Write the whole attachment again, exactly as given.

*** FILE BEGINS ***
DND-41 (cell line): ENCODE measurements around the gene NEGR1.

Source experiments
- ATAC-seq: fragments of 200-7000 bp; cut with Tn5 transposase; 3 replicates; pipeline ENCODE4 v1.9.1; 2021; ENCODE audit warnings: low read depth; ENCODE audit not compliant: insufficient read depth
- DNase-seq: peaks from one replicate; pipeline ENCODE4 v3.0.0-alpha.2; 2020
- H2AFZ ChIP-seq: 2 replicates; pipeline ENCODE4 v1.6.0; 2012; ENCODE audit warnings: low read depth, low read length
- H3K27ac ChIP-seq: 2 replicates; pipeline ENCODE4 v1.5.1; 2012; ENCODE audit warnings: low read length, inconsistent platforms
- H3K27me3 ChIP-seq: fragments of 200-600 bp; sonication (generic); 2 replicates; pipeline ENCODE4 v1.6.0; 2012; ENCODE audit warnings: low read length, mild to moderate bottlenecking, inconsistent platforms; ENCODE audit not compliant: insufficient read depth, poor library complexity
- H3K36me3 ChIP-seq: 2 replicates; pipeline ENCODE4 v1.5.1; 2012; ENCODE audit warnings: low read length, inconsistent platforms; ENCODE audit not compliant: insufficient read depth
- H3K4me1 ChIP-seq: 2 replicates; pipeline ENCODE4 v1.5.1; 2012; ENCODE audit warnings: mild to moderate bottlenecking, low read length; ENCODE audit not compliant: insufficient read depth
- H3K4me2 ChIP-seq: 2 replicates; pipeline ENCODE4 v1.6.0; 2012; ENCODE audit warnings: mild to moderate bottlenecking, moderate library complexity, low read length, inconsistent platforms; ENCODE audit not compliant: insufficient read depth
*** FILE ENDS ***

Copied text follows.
DND-41 (cell line): ENCODE measurements around the gene NEGR1.

Source experiments
- ATAC-seq: fragments of 200-7000 bp; cut with Tn5 transposase; 3 replicates; pipeline ENCODE4 v1.9.1; 2021; ENCODE audit warnings: low read depth; ENCODE audit not compliant: insufficient read depth
- DNase-seq: peaks from one replicate; pipeline ENCODE4 v3.0.0-alpha.2; 2020
- H2AFZ ChIP-seq: 2 replicates; pipeline ENCODE4 v1.6.0; 2012; ENCODE audit warnings: low read depth, low read length
- H3K27ac ChIP-seq: 2 replicates; pipeline ENCODE4 v1.5.1; 2012; ENCODE audit warnings: low read length, inconsistent platforms
- H3K27me3 ChIP-seq: fragments of 200-600 bp; sonication (generic); 2 replicates; pipeline ENCODE4 v1.6.0; 2012; ENCODE audit warnings: low read length, mild to moderate bottlenecking, inconsistent platforms; ENCODE audit not compliant: insufficient read depth, poor library complexity
- H3K36me3 ChIP-seq: 2 replicates; pipeline ENCODE4 v1.5.1; 2012; ENCODE audit warnings: low read length, inconsistent platforms; ENCODE audit not compliant: insufficient read depth
- H3K4me1 ChIP-seq: 2 replicates; pipeline ENCODE4 v1.5.1; 2012; ENCODE audit warnings: mild to moderate bottlenecking, low read length; ENCODE audit not compliant: insufficient read depth
- H3K4me2 ChIP-seq: 2 replicates; pipeline ENCODE4 v1.6.0; 2012; ENCODE audit warnings: mild to moderate bottlenecking, moderate library complexity, low read length, inconsistent platforms; ENCODE audit not compliant: insufficient read depth